National Institute of Informatics - Digital Silk Road Project
Digital Archive of Toyo Bunko Rare Books

> > > >
Color New!IIIF Color HighRes Gray HighRes PDF   Japanese English
0110 Innermost Asia : vol.2
Innermost Asia : vol.2 / Page 110 (Grayscale High Resolution Image)

New!Citation Information

doi: 10.20676/00000187
Citation Format: Chicago | APA | Harvard | IEEE

OCR Text



Frescoes set   Repacked like the rest of my collection with systematic care at Kâshgar, the contents of all

up lh at New these cases reached their Indian destination without loss or damage. The setting up of the Bezeklik


frescoes in the building erected for their accommodation at New Delhi has since 1921 taken up most

of the time and labour which Mr. Andrews has been able to devote to the arrangement of the antiquities collected during my third expedition. But at the time of writing the work is still far from being completed.3a The reproduction and full description of these wall paintings must therefore be reserved for a separate future publication. Meanwhile I have to content myself with embodying in the present record a plan of the site (Pl. 30) which, based on a regular survey, supplements the sketch furnished by Professor Grünwedel,4 as well as some photographs illustrating features of

its remains (Figs. 314, 315, 318, 319).

Reasons   While this work of fresco removal was proceeding, I was obliged to absent myself from Murtuk

for visit to between December 14, 1914, and January 7, 1915, mainly for the purpose of a visit to Urumchi, Urumclù.

the provincial capital. I was drawn there by a great desire to see again Pan Ta-jên, the kind

friend and patron of my first two journeys. His administrative merits and his rare and widely recognized reputation for perfect clean-handedness had, after his retirement during the troubles of the ` revolutionary ' period, brought him well-deserved promotion to the post of Financial Commissioner of the Province. But even without this personal motive I should have felt obliged to undertake this journey for quasi-diplomatic reasons. Notwithstanding the helpful intercession from Peking secured in the spring by the British Minister, I had reason to apprehend that the spirit prompting the official obstruction, which in January had seriously threatened to bring both my archaeological and geographical work to a standstill, had by no means disappeared from provincial head-quarters. As the sequel showed, this apprehension was only too justified. In order to guard against this risk, or at least to delay the resumption of obstructive tactics, it seemed clearly advisable to endeavour by a personal visit to secure a more favourable attitude of those in power at Urumchi, and in any case to assure myself of that friendly support of Pan Ta-jên which had proved so helpful in the course of my first two journeys. I might, moreover, hope to obtain advice as regards my injured leg from the medical officer attached to the Russian Consulate at Urumchi ; though slowly improving, its condition still continued to be a cause of anxiety and impediment.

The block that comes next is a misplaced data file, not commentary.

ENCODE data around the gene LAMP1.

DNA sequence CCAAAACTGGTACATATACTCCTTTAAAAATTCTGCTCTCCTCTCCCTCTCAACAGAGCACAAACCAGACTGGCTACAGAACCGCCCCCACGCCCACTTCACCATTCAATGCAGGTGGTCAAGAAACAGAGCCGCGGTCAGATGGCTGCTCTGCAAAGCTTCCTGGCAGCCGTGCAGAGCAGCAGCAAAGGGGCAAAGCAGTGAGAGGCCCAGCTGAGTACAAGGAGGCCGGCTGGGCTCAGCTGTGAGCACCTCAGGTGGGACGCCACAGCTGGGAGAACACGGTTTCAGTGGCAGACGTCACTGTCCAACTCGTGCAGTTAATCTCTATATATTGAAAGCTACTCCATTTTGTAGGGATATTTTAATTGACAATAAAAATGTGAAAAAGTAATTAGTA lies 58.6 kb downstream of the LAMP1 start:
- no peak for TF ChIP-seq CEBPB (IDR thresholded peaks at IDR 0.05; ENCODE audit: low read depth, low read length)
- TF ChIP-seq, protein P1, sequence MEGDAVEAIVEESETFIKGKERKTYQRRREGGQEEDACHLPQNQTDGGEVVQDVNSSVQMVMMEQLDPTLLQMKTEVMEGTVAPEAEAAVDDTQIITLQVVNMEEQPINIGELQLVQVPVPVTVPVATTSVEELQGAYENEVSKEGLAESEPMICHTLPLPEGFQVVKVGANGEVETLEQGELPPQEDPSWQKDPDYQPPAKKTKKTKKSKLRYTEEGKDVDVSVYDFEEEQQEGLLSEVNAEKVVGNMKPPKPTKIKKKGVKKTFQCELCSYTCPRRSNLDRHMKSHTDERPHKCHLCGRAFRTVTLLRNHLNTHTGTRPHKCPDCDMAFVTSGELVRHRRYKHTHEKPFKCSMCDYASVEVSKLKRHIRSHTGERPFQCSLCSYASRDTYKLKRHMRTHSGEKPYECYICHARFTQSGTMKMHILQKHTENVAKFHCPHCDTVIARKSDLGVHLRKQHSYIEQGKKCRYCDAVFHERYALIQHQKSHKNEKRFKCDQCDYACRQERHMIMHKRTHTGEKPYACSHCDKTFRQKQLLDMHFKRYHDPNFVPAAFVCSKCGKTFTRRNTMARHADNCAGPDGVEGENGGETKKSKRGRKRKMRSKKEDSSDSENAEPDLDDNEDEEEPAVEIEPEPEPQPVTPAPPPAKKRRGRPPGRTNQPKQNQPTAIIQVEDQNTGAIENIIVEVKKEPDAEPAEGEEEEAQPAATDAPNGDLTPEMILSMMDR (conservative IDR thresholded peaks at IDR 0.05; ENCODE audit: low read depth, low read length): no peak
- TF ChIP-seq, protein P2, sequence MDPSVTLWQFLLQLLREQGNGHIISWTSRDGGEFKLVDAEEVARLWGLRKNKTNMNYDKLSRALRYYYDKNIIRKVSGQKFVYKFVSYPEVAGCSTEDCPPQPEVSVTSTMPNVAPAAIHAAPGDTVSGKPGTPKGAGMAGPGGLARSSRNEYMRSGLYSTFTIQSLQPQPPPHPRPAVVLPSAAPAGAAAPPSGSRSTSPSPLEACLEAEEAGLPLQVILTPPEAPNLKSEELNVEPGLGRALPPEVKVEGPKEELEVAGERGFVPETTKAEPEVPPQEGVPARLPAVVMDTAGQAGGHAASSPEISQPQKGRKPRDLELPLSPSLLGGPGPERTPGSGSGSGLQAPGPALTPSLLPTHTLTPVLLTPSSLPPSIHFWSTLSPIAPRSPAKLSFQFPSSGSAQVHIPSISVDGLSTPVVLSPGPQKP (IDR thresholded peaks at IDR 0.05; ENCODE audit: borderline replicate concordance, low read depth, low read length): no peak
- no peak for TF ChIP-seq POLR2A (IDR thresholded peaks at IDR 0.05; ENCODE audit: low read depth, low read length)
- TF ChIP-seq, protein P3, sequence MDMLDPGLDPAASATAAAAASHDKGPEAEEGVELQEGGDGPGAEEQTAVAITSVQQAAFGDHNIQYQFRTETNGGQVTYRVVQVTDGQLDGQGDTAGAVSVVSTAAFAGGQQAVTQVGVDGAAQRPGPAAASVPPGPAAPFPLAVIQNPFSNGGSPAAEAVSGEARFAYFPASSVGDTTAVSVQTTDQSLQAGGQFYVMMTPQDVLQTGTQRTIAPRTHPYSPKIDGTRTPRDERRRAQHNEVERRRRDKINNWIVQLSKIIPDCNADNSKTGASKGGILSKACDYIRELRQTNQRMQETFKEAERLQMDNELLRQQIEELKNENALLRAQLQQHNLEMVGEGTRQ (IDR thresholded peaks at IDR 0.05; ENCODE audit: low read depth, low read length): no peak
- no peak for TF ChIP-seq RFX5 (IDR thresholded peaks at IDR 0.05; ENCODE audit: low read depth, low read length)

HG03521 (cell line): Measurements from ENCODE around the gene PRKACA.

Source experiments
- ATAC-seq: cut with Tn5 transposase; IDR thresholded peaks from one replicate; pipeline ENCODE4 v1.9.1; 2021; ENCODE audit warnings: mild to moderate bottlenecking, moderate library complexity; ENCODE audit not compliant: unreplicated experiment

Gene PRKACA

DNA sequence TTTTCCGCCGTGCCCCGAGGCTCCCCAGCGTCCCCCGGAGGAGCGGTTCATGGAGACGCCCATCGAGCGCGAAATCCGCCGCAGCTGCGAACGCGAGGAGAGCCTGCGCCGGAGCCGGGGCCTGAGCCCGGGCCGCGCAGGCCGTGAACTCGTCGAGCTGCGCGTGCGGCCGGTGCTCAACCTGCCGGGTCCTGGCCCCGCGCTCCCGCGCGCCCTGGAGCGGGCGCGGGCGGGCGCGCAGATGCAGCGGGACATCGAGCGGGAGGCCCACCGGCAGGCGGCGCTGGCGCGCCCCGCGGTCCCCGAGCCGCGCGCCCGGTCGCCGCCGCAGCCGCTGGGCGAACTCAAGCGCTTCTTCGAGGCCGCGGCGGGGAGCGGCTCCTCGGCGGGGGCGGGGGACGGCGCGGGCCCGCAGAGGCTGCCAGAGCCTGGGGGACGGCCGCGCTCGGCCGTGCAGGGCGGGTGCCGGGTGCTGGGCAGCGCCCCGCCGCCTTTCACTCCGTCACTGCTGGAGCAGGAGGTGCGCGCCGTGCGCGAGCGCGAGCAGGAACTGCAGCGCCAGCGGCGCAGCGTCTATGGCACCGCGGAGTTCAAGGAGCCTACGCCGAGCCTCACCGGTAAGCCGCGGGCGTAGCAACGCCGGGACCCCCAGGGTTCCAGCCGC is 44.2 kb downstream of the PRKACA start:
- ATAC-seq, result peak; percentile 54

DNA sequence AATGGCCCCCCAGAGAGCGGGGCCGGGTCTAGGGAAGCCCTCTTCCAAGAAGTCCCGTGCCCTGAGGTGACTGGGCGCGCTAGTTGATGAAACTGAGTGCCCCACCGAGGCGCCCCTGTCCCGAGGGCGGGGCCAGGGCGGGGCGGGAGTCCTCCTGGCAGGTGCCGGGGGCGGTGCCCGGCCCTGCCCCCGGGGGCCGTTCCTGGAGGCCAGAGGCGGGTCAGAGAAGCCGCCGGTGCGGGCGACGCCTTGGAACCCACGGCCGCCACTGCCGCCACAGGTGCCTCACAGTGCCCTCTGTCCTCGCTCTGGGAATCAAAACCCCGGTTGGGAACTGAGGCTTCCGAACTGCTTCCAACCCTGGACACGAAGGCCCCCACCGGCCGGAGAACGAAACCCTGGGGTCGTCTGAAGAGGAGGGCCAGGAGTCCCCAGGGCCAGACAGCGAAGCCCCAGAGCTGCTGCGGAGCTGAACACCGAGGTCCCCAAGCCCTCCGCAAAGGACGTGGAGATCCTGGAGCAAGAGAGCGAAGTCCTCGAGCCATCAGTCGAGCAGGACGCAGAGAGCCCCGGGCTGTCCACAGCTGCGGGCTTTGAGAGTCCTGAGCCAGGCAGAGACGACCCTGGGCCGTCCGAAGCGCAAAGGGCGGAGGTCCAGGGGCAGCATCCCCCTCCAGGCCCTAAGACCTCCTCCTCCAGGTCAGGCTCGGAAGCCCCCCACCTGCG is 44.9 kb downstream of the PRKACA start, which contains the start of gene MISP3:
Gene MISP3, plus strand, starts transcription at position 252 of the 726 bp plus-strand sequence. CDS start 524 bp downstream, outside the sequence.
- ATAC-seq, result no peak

Climatic   The journey along the high road from Turfân town to Urumchi and back, together with a

conditions week's stay at the latter, occupied my time between December 18th and January 3rd. The rapidity on 'Men-

shan water- of the marches by which the distance of some 115 miles between the two places had to be covered,

shed.   the difficulty I still experienced in walking, and the wintry season, owing to which the country

traversed from near the Tien-shan watershed northward to Urumchi was snow-covered, all combined to prevent survey work. But even so the journey furnished a variety of interesting observations. It showed me the utter barrenness of the slopes of gravel and decayed rock over which the ascent is made from the Turfân depression to the watershed ; the remarkably low elevation of the latter, which on the plateau of Ta-fan-ch`êng scarcely rises above 3,000 feet ; and the ease of communication secured by this route between the Turfân basin and Dzungaria. At the Chinese village of Ta-fan-ch`êng close to the watershed irrigation is still required for the fields, and a lively stream coming from the high Bogdo-ula mountains to the north-east serves this purpose. But on the low hills over which Urumchi is approached cultivation depends on rain and snowfall only. This marked change in climatic conditions made its effects strikingly felt when we reached Ta-fan-

3s Since done.   to individual shrines (in arabic figures) besides the ` site-

4 For the sake of facilitating reference to Professor   marks ' (in small roman figures) indicating those from which

Grünwedel's detailed account of the site it has appeared   fresco panels were removed by us.
advisable to insert in the plan the numbers given by him